I have been putting some thought into "advertising" these days. My compulsion is the mix of annual budgeting time, cost-cutting (in this global recession world), web2.0, and the need to differentiate my brand.
When I think of advertising (with my traditional brain) I conjure up the MAIN (commercial) way that I (did) promote my products and services. But, with my modern brain in gear, and with the question reversed ("how best to promote my products and services"), "advertising" falls low on my list.
- I don't want to advertise, I want to SELL.
- Selling is enhanced via a mix of promotional activities (advertising being just one) that leads to my customer being CONVINCED that my option is in her best interest.
- B2B customers increasingly distrust advertising.
OK - so it makes better sense to think "promotions". Some elements of the elements of a promotions campaign are1:
- advertising (print ads, banner ads, etc.)
- personal sales (indirect, direct, face-to-face, ecommerce, etc.)
- sales enhancements (coupons, sales, etc.)
- display (signage at events, exhibitions, etc.)
- public relations (press releases, news items, volunteering, etc.)
- publicity (technology sessions, etc.)
I'd add to that things like word of mouth, search engine marketing, social media, etc.
It is important to understand the value and applicability of each type of promotion in the B2B (vs B2C) arena. This concept is supported by this graph (Figure #1) from b2binternational.com2. The author goes on to ask a very simple yet poignant question, which is:
"... how (do) people get to know about your products ..."?
The answer is, your varied forms of promotion.
Figure #2: DAGMAR process (ciadvertising.org)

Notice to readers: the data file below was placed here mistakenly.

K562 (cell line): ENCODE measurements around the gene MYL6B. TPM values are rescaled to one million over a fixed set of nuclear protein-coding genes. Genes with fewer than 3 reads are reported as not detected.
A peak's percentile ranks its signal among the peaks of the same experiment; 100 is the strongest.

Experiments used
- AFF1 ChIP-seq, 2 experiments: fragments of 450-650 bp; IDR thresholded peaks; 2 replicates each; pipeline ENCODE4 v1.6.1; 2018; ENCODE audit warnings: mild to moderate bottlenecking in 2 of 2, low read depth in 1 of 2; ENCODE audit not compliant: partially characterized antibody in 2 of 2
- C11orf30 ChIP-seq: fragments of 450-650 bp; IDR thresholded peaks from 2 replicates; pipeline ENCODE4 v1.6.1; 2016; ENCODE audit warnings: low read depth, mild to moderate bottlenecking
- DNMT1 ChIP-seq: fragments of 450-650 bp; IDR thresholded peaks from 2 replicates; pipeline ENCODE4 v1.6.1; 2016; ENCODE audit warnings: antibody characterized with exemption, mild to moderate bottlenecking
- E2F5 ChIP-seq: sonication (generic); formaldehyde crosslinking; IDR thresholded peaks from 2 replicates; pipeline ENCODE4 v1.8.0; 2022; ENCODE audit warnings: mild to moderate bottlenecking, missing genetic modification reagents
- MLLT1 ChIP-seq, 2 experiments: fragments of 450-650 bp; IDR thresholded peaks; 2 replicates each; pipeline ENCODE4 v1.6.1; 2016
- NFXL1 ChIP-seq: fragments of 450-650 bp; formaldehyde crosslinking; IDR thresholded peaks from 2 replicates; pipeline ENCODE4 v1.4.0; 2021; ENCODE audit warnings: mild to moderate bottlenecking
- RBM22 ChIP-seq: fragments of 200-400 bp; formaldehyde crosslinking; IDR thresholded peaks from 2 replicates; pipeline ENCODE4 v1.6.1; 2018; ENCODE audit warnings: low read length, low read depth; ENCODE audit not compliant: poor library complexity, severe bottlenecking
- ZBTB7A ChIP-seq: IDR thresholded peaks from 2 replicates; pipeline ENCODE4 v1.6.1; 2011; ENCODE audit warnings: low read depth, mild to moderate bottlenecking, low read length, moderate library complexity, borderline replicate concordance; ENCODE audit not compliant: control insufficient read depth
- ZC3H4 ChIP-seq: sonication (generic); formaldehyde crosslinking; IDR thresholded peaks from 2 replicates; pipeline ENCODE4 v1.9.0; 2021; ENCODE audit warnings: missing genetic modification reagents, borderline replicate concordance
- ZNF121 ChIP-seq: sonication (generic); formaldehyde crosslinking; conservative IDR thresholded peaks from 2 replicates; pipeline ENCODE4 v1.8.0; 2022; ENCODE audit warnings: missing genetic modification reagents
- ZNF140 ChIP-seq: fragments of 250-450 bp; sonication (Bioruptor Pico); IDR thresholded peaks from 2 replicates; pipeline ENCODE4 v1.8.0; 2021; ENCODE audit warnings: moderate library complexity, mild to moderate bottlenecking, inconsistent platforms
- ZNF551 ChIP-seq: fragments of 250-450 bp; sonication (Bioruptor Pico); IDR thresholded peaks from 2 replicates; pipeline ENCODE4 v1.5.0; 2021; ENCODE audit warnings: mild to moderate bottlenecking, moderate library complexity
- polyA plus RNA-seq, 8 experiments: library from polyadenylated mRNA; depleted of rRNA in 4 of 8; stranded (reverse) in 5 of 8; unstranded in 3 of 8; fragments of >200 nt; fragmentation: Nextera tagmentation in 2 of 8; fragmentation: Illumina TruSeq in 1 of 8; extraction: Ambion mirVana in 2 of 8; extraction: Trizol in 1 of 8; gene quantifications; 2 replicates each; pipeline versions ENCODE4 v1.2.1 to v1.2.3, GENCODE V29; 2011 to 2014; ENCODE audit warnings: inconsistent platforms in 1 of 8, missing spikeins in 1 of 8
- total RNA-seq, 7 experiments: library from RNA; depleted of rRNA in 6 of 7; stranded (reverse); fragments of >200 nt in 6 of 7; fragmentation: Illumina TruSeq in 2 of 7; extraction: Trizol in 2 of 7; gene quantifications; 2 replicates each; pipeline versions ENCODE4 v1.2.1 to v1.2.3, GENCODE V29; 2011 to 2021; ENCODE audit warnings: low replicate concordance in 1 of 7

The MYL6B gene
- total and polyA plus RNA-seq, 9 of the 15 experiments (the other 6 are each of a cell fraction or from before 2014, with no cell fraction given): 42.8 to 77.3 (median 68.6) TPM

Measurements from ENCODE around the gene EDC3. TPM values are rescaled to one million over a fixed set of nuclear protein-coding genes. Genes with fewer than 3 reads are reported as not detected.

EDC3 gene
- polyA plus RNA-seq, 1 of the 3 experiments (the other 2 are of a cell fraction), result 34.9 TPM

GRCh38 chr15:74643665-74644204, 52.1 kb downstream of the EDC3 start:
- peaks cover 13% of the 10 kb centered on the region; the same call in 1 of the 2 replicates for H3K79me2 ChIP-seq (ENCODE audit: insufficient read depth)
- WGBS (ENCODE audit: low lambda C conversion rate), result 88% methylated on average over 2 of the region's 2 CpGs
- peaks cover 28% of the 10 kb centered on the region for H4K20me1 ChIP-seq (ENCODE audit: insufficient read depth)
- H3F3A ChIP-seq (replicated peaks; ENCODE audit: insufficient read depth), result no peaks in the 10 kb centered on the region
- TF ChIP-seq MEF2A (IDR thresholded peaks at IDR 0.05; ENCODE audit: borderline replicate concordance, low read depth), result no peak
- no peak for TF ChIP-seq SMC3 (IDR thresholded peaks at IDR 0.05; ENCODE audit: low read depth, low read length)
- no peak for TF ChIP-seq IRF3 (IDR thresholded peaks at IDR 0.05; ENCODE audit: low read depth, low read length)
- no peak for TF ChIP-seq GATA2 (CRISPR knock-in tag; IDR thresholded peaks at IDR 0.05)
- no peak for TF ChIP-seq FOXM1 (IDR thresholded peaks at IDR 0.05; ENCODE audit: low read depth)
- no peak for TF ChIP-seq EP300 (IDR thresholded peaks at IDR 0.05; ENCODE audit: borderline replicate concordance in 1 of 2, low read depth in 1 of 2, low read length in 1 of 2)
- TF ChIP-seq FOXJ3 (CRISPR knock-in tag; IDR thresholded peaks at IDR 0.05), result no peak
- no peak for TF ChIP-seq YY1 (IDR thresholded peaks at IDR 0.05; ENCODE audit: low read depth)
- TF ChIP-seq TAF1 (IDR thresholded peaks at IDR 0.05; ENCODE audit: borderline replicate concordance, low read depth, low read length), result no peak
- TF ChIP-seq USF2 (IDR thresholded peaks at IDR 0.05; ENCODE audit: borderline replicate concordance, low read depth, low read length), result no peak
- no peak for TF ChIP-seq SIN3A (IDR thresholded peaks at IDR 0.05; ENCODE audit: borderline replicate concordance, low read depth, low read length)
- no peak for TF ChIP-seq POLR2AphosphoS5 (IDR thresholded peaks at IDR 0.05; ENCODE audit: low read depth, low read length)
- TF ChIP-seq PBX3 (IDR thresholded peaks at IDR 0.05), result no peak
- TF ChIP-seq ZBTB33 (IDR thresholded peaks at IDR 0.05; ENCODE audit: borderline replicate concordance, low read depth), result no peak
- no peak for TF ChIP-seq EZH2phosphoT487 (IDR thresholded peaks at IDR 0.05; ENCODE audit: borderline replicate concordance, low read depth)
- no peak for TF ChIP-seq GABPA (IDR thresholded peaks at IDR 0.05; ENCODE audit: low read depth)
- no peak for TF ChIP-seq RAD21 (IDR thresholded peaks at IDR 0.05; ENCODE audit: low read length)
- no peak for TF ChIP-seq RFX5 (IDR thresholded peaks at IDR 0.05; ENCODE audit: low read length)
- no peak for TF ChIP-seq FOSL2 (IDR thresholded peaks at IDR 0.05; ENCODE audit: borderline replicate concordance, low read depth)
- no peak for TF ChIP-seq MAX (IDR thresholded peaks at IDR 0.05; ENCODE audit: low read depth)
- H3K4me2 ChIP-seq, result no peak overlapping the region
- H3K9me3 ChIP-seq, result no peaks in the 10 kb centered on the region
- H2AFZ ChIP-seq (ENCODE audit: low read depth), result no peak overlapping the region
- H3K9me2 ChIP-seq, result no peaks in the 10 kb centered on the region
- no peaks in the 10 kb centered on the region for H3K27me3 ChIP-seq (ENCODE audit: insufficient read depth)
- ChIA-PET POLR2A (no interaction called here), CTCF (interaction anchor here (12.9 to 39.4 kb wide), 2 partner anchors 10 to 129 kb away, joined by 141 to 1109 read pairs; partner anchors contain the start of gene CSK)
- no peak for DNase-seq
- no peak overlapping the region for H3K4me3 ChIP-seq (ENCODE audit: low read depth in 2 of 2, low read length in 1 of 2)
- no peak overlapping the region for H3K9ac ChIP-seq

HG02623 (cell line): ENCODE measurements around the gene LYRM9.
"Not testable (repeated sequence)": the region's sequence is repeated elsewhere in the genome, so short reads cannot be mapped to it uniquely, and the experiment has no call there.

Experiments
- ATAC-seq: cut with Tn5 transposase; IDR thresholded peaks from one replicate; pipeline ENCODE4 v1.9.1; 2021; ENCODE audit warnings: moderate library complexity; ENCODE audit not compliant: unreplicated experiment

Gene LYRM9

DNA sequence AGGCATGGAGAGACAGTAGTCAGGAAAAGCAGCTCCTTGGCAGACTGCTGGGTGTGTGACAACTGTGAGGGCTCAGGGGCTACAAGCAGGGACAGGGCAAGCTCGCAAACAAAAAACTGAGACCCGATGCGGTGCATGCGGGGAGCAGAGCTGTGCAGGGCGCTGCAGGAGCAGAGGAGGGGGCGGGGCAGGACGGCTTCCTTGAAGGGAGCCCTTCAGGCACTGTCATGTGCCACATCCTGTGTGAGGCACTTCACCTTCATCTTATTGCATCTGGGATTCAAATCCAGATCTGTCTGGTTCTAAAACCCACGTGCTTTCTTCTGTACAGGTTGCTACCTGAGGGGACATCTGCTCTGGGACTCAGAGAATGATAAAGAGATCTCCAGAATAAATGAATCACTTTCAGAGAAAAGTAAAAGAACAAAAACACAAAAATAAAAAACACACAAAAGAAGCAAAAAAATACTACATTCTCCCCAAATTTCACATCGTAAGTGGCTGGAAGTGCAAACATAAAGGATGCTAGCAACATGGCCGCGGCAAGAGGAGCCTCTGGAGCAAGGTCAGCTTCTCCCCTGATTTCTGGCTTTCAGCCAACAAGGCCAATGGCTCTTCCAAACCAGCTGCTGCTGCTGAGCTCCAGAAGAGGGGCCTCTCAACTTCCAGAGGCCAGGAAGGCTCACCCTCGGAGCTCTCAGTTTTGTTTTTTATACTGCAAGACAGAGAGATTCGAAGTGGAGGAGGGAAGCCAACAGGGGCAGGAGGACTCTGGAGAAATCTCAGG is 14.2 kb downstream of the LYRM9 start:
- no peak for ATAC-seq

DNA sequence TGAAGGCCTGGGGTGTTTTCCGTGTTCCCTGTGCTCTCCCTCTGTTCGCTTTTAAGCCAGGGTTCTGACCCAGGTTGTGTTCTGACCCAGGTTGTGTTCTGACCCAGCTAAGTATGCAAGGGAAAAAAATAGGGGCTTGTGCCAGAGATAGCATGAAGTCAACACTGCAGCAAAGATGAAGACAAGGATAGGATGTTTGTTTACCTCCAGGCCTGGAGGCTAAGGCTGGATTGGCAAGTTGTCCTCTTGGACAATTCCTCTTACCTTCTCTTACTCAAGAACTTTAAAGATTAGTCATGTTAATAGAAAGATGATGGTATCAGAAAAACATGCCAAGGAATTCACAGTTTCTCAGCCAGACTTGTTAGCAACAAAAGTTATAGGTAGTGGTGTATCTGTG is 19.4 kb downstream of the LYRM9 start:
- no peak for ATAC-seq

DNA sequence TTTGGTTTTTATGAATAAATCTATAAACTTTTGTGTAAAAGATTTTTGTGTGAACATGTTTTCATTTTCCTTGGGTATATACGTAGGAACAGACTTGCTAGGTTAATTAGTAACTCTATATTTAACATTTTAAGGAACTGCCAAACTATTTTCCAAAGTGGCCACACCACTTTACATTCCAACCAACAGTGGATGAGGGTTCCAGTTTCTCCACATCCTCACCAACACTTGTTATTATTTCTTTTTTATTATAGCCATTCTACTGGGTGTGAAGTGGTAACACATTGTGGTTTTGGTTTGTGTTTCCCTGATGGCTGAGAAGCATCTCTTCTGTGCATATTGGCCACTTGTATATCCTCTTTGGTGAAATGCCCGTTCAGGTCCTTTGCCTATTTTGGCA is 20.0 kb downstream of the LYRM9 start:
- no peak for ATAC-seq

B2B customers, at least mine, are an extremely educated and discerning bunch. They are trained to have a very unique thought process - their own special version of the DAGMAR process3. Their version of the process (see Figure #2) emphasizes the CONVICTION phase heavily. They go way beyond "knowledge" (a mere starting point for these brainiacs) and spend much of their time in the engineering analysis, lab investigation, production line proving arena so the product can EARN their conviction.
Engineers and scientists are trained to form hypotheses, develop appropriate tests, generate valid data, and make informed, thorough, and intelligent decisions from there. The worst sin an engineer can make is to be seduced into "liking" or "preferring" a product based on an advertisement. In the "think, feel, do" world, these individuals are all "do".
Thus, I conclude, that in the B2B Marcom arena, "advertising" is ranked very low in my arsenal of promotional tools. To earn a customer's conviction to my products I find it much more valuable to make clear, supported claims, with access to both our data, our technologists, and samples of my products. My form of promotion relies heavily on blogging, white papers, technology sessions, training, consultations, sample implementation programs, and the like.
I'd like to know your opinion on "advertising" versus "promotions" in the B2B Marcom world.